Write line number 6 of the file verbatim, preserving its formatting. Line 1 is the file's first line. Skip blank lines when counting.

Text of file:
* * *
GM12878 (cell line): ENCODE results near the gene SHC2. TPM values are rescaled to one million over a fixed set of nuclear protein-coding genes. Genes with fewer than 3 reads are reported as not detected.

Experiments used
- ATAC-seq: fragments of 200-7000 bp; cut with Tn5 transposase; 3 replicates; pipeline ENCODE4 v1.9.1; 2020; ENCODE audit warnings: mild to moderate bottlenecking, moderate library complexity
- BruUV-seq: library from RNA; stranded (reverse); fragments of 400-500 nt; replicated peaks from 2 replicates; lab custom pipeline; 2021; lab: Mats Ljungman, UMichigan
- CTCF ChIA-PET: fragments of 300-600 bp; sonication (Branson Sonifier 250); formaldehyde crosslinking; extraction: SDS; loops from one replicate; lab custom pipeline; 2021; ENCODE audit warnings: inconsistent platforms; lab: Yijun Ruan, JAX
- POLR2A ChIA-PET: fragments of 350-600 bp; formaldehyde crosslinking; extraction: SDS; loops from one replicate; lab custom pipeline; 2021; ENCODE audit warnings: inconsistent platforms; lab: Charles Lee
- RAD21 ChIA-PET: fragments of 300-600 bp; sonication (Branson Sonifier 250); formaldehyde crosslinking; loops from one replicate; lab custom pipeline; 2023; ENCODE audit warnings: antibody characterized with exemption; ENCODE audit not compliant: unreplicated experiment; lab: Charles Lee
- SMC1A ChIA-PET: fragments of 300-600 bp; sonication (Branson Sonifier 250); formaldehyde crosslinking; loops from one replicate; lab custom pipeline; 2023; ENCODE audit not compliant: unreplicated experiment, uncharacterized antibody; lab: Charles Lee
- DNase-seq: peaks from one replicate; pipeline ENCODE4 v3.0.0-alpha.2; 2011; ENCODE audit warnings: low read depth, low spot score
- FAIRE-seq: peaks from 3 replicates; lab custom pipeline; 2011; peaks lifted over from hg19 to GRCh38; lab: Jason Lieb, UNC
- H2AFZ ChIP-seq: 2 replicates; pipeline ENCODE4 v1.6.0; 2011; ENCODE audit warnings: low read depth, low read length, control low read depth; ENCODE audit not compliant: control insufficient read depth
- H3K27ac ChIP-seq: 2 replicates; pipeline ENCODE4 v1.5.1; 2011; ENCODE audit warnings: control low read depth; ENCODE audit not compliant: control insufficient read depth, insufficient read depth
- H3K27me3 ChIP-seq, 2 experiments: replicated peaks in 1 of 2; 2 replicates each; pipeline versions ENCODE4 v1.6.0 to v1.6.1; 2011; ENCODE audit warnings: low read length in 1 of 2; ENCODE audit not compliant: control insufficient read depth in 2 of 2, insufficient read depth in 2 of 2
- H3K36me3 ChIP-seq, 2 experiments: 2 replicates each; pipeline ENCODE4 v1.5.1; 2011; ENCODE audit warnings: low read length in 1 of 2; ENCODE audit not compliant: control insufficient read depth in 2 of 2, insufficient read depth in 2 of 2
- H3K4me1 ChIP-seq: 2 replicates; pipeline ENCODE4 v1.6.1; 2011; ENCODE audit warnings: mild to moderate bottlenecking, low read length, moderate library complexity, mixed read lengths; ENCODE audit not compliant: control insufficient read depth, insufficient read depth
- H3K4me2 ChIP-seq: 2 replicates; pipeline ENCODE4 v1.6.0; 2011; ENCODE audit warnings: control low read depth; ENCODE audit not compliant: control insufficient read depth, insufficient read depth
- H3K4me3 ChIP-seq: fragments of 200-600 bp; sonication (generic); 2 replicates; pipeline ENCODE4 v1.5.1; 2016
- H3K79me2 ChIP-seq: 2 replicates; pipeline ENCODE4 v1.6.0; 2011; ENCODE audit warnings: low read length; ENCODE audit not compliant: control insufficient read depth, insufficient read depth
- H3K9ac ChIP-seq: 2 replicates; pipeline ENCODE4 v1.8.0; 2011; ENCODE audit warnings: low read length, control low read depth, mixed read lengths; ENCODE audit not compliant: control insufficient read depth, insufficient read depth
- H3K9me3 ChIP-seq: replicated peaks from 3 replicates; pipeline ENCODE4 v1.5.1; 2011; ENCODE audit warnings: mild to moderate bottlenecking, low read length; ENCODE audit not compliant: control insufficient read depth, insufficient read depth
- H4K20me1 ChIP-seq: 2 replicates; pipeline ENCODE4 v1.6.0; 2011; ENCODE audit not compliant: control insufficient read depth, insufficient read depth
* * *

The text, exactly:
- POLR2A ChIA-PET: fragments of 350-600 bp; formaldehyde crosslinking; extraction: SDS; loops from one replicate; lab custom pipeline; 2021; ENCODE audit warnings: inconsistent platforms; lab: Charles Lee